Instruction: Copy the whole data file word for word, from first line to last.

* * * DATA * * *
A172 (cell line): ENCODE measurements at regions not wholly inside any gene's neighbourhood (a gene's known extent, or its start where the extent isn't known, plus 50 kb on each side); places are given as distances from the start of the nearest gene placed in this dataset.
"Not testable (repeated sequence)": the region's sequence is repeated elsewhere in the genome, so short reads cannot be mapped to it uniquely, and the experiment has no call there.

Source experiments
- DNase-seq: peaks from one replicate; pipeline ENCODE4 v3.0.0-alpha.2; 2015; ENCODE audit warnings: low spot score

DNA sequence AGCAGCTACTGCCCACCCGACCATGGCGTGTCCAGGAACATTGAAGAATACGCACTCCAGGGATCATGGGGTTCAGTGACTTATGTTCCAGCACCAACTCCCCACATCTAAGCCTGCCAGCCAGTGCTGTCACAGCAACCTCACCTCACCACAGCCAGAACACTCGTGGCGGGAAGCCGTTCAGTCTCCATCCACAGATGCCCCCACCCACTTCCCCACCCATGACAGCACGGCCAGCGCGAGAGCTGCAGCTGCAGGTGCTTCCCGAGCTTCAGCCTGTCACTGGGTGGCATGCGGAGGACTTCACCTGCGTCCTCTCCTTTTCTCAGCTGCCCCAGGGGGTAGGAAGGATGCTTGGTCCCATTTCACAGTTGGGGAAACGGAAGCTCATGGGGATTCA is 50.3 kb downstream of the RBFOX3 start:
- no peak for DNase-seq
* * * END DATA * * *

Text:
A172 (cell line): ENCODE measurements at regions not wholly inside any gene's neighbourhood (a gene's known extent, or its start where the extent isn't known, plus 50 kb on each side); places are given as distances from the start of the nearest gene placed in this dataset.
"Not testable (repeated sequence)": the region's sequence is repeated elsewhere in the genome, so short reads cannot be mapped to it uniquely, and the experiment has no call there.

Source experiments
- DNase-seq: peaks from one replicate; pipeline ENCODE4 v3.0.0-alpha.2; 2015; ENCODE audit warnings: low spot score

DNA sequence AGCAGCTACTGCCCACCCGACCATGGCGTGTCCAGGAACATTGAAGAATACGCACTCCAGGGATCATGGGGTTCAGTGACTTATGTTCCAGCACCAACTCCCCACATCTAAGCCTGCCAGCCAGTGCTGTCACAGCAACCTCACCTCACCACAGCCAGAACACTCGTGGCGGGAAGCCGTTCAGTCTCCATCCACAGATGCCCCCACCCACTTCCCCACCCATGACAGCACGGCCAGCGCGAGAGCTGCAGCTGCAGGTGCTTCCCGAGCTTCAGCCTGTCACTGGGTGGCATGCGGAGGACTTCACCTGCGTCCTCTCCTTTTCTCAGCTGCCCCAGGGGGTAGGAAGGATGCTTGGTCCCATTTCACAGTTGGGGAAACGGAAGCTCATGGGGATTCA is 50.3 kb downstream of the RBFOX3 start:
- no peak for DNase-seq